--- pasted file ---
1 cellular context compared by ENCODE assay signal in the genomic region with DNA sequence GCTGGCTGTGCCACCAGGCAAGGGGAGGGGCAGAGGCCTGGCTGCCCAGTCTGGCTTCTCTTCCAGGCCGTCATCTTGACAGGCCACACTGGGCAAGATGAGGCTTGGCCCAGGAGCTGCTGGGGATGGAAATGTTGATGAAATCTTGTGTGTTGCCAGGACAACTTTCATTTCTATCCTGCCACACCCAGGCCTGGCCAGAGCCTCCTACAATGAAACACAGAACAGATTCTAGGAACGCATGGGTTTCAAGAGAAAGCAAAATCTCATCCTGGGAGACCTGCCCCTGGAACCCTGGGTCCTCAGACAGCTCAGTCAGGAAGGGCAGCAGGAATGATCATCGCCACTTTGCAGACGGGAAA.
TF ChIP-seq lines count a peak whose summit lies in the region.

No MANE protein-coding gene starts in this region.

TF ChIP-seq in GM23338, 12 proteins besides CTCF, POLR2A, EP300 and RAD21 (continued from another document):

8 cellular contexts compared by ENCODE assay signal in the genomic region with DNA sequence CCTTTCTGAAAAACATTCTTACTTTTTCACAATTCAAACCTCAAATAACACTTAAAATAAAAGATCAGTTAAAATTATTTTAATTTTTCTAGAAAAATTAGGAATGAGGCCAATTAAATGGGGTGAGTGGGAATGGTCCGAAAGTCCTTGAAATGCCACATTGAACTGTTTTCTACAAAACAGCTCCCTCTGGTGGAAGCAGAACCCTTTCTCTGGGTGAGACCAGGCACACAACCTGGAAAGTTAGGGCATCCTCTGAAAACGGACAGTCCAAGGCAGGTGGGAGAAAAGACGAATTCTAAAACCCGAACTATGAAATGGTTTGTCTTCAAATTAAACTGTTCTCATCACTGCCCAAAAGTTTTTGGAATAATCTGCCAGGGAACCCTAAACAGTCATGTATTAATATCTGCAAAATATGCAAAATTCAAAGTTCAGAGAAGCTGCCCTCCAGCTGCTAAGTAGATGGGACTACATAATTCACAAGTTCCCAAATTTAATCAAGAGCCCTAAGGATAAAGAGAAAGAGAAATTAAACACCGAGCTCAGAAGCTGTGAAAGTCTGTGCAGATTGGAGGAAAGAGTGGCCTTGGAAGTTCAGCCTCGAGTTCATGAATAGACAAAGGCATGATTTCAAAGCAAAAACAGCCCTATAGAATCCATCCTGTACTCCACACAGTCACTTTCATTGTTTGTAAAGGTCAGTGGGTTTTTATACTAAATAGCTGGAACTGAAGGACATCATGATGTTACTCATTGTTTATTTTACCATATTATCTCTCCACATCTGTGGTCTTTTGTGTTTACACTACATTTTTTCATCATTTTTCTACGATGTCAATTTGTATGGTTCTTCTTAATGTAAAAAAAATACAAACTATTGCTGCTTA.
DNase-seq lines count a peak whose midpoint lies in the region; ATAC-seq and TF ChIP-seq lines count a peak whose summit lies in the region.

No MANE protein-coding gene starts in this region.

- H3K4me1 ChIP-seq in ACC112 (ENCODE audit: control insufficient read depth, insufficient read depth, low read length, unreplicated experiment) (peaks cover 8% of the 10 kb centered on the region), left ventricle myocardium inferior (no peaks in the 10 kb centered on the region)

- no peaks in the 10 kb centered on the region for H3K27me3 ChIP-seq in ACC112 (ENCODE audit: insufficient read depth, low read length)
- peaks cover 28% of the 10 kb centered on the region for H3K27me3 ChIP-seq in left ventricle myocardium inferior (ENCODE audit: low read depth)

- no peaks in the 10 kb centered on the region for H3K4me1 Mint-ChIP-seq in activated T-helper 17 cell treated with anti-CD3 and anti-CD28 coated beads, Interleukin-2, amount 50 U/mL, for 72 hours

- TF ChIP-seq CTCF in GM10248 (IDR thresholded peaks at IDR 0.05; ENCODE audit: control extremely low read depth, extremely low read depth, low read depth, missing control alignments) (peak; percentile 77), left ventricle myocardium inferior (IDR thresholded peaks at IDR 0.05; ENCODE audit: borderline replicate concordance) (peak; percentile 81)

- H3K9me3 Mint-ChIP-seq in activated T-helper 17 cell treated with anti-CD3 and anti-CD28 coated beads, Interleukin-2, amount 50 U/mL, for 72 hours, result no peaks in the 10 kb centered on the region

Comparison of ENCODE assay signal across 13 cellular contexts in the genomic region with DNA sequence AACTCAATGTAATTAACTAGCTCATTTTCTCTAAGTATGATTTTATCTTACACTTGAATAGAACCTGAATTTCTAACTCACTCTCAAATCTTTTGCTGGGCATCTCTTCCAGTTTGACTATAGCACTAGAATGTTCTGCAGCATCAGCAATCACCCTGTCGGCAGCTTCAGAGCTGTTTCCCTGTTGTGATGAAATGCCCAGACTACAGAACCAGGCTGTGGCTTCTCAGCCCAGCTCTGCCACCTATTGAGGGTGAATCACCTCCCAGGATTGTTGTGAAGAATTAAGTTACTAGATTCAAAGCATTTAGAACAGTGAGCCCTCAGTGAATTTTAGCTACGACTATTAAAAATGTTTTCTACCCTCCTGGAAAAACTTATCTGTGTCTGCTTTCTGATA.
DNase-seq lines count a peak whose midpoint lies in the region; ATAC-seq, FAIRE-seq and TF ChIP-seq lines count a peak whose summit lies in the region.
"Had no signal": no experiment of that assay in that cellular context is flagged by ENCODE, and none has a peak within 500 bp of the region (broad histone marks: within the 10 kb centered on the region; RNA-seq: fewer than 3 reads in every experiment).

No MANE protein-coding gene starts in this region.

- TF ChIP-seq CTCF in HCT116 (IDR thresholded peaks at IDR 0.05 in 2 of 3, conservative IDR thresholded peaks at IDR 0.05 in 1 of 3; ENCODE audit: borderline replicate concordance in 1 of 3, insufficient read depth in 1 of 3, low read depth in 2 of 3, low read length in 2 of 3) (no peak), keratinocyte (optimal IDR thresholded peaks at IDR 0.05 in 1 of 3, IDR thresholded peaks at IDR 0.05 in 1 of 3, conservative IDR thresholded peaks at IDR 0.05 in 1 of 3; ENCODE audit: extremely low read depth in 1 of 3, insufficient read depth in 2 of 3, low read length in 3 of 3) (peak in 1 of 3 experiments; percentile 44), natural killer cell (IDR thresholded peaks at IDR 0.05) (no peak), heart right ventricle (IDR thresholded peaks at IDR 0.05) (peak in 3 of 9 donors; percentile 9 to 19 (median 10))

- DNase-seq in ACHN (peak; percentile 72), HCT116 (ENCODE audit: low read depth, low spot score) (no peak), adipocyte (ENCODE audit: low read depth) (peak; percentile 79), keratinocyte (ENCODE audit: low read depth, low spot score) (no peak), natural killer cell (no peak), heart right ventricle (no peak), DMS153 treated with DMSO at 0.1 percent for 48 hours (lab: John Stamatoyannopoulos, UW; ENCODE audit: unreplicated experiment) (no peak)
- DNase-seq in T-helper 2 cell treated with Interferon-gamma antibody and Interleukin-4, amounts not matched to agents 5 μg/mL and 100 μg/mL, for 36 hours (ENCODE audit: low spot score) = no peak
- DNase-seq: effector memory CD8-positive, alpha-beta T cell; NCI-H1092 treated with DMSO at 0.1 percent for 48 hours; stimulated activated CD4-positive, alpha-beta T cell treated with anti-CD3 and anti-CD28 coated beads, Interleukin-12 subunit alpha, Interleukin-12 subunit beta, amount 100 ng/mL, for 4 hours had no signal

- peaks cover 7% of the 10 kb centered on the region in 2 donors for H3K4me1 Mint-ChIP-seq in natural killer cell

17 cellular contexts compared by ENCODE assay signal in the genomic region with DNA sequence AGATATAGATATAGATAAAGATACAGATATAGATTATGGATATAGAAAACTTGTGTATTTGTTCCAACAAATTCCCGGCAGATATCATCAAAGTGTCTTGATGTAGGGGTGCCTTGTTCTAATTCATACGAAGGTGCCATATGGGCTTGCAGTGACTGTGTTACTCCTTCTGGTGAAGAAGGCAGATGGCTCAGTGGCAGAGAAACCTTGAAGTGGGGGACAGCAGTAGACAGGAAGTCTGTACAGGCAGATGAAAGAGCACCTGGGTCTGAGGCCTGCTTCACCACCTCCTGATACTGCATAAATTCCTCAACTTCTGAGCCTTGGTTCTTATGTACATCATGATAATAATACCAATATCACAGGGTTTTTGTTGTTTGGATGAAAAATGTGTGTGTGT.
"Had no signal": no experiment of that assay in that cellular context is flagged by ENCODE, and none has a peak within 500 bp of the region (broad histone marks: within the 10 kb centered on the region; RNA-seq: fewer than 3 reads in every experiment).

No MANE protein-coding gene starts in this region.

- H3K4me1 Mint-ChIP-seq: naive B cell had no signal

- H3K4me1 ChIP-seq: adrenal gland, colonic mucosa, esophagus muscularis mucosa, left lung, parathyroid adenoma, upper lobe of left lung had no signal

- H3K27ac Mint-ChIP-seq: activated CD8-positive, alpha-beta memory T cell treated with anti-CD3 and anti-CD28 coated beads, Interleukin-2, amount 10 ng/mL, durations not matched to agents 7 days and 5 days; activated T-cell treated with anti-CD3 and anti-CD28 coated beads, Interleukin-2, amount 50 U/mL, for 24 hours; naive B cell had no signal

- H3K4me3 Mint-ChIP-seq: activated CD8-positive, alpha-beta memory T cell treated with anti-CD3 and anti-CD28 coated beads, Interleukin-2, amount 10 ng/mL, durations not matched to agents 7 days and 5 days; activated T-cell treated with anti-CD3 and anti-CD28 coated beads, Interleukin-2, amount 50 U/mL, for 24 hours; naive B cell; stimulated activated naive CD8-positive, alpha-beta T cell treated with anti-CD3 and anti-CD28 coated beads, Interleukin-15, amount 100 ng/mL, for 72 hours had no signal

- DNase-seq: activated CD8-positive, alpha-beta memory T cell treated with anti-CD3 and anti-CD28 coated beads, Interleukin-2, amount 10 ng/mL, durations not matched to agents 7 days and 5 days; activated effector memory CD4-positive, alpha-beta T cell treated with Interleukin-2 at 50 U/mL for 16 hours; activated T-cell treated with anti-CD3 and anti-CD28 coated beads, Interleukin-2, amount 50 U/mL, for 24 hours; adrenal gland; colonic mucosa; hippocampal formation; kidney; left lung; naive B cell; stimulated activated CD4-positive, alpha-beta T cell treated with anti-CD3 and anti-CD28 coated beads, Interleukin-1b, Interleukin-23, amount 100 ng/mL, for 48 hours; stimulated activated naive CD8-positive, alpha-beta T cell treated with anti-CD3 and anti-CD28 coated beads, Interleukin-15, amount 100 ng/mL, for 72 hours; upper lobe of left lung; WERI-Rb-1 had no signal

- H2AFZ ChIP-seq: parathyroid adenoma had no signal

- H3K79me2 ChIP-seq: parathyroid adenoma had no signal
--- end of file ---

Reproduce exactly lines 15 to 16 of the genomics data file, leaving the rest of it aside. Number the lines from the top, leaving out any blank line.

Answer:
DNase-seq lines count a peak whose midpoint lies in the region; ATAC-seq, FAIRE-seq and TF ChIP-seq lines count a peak whose summit lies in the region.
"Had no signal": no experiment of that assay in that cellular context is flagged by ENCODE, and none has a peak within 500 bp of the region (broad histone marks: within the 10 kb centered on the region; RNA-seq: fewer than 3 reads in every experiment).